Maybe I will do a web page on him one day.
|May-12-06|| ||LIFE Master AJ: TO: Chessgames.com
Would it be possible to get a photo for this player?
|May-12-06|| ||WannaBe: http://images.google.com/images?q=L...|
|May-12-06|| ||LIFE Master AJ: <wannabe> Good link, and thanks.|
|Oct-15-06|| ||WTHarvey: Here are some crucial positions from Ljubo's games: http://www.wtharvey.com/ljub.html|
|Aug-06-07|| ||savagerules: Ljubo deserves more than 2 pages of kibitzes and he should get a photo to accompany his bio. Very entertaining player and not just a dull pointgetter like most GMs.|
|Aug-16-07|| ||brankat: <savagerules> I second Your remark.|
|Aug-16-07|| ||brankat: A few more posts and we'll reach page 3 here :-)|
|Aug-17-07|| ||Troller: <Together with Sweden's Ulf Andersson he has to be considered as the greatest player to have never qualified for the Canidates. >|
I do believe Andersson early in his career chose not to pursue the WC title.
I also recollect Larsen pointing to Ljubo when he was once asked about which players he saw as stylistic heirs. And certainly Ljubo is an original and combative player, much in the spirit of Larsen. Today, a player like Sutovsky may be comparable; even if he is not on the elite level that Ljubo and Larsen were, he probably has the talent. Still, he does make short draws occasionally.
Ljubojevic is one of the big names I remember from my youth. But his unpredictability and uncompromising style would probably make him a second-tier player today, even if he was still young. You have to economize to be able to participate succesfully in present-day top tournaments (that is, unless you are a bit nutty and your last name is Ivanchuk, of course).
|Aug-17-07|| ||Goran: As for talking I remember when chess.fm got him for an live interview from Linares few months ago. The man was firing like machine gun for 10-15 mins and not even Mig and LarryC could stop him. He kept saying "what do you think Larry-boy?" only yo continue his monologue. Incredible guy :)|
See Ljubojevic-Gelfand from 1990 Olympiad and the Queen sacrifice he found over the board.
|Aug-17-07|| ||Goran: Btw, he's playing Rising Stars vs Experience match http://previews.chessdom.com/rising...|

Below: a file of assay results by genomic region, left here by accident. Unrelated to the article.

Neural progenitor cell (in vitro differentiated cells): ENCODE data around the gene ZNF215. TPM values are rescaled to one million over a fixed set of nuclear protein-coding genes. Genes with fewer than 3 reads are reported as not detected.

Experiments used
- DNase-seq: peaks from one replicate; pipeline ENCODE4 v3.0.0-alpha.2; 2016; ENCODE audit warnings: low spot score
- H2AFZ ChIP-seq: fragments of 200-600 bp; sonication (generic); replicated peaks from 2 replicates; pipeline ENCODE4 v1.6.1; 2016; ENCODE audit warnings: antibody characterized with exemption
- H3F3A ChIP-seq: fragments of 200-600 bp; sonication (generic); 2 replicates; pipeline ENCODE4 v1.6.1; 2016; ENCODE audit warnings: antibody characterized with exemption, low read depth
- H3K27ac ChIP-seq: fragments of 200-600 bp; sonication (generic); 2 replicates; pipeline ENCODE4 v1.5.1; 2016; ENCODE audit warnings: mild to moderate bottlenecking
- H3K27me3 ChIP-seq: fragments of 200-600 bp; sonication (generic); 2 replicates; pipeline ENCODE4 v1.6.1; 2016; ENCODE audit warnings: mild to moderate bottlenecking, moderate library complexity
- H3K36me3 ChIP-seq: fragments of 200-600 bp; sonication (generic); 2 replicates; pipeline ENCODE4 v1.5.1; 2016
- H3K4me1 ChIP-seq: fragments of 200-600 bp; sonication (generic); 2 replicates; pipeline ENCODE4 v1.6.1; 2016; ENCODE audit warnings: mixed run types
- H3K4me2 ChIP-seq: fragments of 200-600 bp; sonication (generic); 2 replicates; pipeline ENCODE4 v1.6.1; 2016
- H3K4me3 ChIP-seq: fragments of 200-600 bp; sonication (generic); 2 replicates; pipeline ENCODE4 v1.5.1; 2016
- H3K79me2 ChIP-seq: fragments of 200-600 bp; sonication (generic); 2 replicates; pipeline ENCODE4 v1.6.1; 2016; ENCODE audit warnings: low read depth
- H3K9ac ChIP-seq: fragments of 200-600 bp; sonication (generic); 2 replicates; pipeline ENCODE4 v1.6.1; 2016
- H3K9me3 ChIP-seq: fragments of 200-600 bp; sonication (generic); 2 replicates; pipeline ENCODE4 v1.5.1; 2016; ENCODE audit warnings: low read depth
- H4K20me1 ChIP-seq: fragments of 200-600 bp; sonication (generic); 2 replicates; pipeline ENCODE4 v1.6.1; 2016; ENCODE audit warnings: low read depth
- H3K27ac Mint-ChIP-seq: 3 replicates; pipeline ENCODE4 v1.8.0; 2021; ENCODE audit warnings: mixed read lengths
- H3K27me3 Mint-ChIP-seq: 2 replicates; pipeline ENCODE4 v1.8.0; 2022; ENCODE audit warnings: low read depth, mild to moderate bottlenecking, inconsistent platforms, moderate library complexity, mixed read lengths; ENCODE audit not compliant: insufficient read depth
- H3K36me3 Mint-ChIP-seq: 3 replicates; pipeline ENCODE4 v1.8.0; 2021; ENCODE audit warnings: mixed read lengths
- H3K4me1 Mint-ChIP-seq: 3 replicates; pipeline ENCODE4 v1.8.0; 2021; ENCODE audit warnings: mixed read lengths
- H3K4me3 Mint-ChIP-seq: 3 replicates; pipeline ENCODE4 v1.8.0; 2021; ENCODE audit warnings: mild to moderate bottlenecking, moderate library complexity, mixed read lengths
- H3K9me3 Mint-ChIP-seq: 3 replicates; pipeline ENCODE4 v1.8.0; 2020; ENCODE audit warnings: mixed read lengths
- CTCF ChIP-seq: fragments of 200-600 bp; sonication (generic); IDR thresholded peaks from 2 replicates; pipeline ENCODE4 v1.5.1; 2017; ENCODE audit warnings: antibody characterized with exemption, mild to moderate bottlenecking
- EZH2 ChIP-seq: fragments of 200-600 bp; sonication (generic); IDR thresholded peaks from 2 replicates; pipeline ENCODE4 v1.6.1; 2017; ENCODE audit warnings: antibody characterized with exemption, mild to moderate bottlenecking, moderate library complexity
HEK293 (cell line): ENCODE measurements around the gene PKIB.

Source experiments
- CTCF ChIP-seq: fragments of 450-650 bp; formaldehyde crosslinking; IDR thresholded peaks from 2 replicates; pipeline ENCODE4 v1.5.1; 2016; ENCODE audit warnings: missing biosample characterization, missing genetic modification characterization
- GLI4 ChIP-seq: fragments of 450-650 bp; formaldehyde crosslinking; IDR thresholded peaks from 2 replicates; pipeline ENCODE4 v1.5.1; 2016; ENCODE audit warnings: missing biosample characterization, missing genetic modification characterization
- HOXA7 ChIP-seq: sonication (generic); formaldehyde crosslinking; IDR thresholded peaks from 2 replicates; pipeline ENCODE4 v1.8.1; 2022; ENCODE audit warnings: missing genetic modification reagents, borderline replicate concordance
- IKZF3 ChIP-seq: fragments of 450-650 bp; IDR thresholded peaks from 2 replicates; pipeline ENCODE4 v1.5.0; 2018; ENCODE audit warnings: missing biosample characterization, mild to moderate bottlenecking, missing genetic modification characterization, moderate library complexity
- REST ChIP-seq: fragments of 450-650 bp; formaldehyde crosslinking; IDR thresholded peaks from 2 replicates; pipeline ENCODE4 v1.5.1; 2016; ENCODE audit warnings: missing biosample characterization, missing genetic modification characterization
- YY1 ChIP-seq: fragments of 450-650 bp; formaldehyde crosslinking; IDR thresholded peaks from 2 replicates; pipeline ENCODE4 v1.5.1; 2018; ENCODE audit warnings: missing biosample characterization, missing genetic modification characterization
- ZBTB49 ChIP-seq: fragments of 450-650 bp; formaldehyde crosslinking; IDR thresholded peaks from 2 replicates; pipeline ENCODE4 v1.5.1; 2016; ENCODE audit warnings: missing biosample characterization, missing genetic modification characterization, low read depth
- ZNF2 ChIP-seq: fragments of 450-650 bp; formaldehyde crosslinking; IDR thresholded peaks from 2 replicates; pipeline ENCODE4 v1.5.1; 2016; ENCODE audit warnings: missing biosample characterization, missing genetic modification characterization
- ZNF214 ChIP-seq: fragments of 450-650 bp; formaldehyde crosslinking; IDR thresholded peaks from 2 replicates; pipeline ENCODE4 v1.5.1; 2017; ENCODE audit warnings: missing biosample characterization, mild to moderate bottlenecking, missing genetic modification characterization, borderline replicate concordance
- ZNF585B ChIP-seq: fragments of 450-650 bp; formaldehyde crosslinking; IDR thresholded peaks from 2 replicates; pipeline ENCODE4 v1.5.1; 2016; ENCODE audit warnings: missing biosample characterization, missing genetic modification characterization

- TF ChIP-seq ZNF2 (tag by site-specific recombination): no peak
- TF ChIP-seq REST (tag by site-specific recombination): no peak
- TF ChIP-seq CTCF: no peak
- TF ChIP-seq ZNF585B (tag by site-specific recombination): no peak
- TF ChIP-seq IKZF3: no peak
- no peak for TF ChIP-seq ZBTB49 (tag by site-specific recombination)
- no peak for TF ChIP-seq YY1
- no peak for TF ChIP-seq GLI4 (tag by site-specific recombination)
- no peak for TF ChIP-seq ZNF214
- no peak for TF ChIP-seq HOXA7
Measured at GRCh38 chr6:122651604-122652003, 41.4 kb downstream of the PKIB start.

|Aug-17-07|| ||brankat: The start day, August 22.|
|Aug-18-07|| ||brankat: Ljubojevic's Biography on this page is somewhat sketchy, so I'd like ot add a few more notes here.|
For a couple of decades decades ‘Ljubo’ was the most successful player of Yugoslavia, one of the strongest and most popular chess countries in the world.
His comet-like rise started after he had finished second in the 1970 European Junior Championship and was invited to play in a grandmaster tournament in Sarajevo. Ljubojevic won that tournament and already the next year he earned the grandmaster title.
In the years that followed he kept winning tournaments and in the 1983 world rankings he was in third place behind Karpov and Kasparov. It is hard to say which were his best tournament achievements, but some (not mentioned in the above Bio) stand out:
--- shared first places (and the fascinating neck-and-neck races) with Kasparov in Brussels in 1987 and in Barcelona in 1989.
--- Linares, 1985.
--- 11 out of 14 super-score on first board at the 1982 Olympiad in Lucerne.
--- Las Palmas in 1974 and ’75.
--- Manila, 1975.
--- Wijk aan Zee, 1976.
--- Buenos Aires 1980 and ’81,
--- Belgrade, 1987.
--- Reggio Emilia, 1991.
Thanks to his aggressive and imaginative style Ljubojevic won over many fans and his often unusual opening ideas inspired a number of followers.
|Jan-06-08|| ||Ron: I would like to know if there are any published books by Ljubojevic. He has any essay in Kasparov's _Revolution in the 1970s_ and it is written with insight, verve, and a generosity toward his fellow chessplayers. So from what little I have seen, he is an excellent writer. Perhaps a chess publishing firm can contact him?|